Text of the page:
I post too Much on Here!!
- Jan 29, 2011
You are so wrong on this it is painful. As it the statement you say is correct, it isn’t.Oh boy! We've been through this so many times. I'd like to know what, other than lens aperture, distance to subject and focal length of the lens, is going to affect depth of field? Real depth of field, not perception of depth of field.
In this example the depth of field does not change.
What changes is, as the image is enlarged, it is easier for the eye to perceive the lack of focus. The reverse is true as well, the smaller the image size the sharper the image is going to appear to the human eye. But, the actual depth of field never changes, it's simply that the larger the image, the easier it is for the human eye to see that an object is not in focus. And, yes, viewing distance will make a difference in perceived depth of field. A billboard viewed from the street may appear sharp, but when viewed from three feet away, any lack of sharpness will become apparent. Depth of field doesn't magically change, it is simply a limitation of our own biology.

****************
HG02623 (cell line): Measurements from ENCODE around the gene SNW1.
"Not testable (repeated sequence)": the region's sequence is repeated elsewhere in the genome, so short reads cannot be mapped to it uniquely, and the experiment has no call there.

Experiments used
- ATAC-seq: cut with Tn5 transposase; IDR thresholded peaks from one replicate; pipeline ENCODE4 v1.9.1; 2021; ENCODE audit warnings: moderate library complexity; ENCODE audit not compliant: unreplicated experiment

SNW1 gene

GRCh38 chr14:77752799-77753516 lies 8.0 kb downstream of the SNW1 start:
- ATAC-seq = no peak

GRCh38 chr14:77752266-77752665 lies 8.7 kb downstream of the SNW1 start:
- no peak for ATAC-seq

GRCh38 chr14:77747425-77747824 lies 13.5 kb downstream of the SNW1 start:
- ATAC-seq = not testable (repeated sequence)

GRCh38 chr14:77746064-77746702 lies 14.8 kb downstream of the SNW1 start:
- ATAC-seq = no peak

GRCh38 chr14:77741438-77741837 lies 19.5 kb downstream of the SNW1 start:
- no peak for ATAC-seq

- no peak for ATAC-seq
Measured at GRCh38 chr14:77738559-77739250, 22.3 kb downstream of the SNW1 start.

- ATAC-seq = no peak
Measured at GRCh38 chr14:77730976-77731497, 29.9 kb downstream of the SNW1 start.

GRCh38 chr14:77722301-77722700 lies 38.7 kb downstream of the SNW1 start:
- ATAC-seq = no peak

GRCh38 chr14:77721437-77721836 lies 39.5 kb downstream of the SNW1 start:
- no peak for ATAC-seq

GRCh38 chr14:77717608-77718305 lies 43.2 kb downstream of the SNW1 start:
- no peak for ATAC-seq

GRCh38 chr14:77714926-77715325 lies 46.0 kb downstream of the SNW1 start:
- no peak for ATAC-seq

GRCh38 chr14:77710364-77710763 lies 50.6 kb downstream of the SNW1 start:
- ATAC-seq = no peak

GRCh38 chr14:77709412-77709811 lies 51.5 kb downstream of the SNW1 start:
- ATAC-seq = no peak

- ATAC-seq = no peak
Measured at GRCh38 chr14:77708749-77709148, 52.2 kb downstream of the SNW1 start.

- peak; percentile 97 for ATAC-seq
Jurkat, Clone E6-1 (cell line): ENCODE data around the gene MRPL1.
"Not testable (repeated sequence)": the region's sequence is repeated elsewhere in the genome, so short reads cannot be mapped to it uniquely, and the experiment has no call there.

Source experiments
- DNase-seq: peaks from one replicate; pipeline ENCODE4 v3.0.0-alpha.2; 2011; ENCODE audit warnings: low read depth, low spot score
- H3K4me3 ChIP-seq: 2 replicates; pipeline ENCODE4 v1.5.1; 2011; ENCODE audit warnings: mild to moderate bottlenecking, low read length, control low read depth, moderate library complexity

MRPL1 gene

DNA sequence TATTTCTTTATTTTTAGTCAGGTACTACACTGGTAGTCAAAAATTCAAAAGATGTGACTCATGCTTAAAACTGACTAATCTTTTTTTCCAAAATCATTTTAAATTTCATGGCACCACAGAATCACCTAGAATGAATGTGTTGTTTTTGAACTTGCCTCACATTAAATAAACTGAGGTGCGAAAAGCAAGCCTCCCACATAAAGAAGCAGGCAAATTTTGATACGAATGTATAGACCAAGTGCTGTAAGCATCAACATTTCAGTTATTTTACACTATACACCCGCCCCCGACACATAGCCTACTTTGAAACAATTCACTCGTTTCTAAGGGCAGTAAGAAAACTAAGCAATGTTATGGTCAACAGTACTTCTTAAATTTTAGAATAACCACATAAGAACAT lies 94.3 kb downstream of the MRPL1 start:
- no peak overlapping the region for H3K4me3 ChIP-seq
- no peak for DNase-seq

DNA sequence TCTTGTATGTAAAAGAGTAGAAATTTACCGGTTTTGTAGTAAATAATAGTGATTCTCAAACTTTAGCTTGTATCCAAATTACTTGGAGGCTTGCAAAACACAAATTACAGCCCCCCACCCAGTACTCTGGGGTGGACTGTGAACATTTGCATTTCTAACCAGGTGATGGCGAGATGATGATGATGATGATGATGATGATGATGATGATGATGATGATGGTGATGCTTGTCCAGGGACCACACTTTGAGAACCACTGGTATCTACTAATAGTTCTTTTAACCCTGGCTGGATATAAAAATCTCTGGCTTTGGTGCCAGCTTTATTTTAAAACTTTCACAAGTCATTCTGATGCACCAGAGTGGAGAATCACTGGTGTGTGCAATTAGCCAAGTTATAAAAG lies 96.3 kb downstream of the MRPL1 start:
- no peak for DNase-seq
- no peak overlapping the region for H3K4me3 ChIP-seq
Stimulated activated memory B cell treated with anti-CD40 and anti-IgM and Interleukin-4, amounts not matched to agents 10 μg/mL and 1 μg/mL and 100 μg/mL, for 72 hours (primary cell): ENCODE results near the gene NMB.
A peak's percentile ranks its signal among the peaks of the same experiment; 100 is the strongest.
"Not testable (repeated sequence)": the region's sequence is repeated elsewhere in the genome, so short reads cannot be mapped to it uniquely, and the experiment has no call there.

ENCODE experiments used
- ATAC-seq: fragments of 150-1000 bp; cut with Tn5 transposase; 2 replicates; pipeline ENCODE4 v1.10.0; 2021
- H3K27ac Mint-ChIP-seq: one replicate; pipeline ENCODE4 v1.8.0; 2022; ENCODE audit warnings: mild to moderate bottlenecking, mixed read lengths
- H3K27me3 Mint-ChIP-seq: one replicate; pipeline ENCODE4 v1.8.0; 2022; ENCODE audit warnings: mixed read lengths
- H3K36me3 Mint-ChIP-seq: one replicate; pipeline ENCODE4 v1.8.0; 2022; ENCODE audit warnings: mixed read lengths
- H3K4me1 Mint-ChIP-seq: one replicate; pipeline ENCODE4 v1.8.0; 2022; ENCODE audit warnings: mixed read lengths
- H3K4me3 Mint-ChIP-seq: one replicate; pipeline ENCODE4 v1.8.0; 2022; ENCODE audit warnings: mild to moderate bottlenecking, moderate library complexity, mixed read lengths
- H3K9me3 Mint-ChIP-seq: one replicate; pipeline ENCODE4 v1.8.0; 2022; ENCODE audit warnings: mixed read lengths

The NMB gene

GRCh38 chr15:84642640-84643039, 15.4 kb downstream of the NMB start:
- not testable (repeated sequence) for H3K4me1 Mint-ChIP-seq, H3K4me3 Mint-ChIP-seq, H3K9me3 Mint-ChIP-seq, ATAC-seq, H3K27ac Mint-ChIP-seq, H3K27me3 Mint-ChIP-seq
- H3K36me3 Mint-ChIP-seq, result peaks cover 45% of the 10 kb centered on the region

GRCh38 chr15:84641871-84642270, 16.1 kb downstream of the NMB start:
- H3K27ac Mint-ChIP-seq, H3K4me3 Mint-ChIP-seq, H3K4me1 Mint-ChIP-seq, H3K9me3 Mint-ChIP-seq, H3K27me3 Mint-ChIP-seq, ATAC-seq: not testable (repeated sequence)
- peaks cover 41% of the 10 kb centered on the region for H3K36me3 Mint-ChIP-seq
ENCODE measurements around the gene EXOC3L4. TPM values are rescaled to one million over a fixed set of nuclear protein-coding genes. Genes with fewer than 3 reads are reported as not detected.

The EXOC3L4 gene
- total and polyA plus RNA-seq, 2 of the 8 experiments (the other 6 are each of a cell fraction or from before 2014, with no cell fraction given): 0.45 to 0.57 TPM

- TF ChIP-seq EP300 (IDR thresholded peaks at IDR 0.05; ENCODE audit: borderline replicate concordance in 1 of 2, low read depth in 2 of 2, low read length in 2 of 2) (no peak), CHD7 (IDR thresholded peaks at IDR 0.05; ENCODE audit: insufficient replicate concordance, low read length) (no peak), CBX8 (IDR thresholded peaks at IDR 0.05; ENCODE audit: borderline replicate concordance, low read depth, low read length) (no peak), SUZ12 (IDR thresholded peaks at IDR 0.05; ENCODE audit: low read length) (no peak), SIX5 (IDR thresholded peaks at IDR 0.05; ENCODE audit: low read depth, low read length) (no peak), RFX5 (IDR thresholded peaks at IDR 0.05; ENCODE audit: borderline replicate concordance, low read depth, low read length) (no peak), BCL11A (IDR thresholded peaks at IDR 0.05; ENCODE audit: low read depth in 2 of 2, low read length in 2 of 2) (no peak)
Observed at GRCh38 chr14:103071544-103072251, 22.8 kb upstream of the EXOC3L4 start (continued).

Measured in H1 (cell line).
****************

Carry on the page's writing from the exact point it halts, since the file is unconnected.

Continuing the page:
This is a correct statement:
Depth of field is determined by two things after you have defined the ‘acceptable focus part’. CoC defines the acceptable focus, the end result subject magnification and the size of the aperture (not the f stop) determine the dof.
Now because subject magnification changes the dof, distance from the print or screen also changes the dof.
The simplest answer is from Gale Tattersall, DP of the TV show HOUSE : a larger sensor requires a longer lens to achieve the same field of view. The longer the lens the less DOF. (aperture staying the same of course) Which aperture: the f-stop or the physical one? If it is the former, start...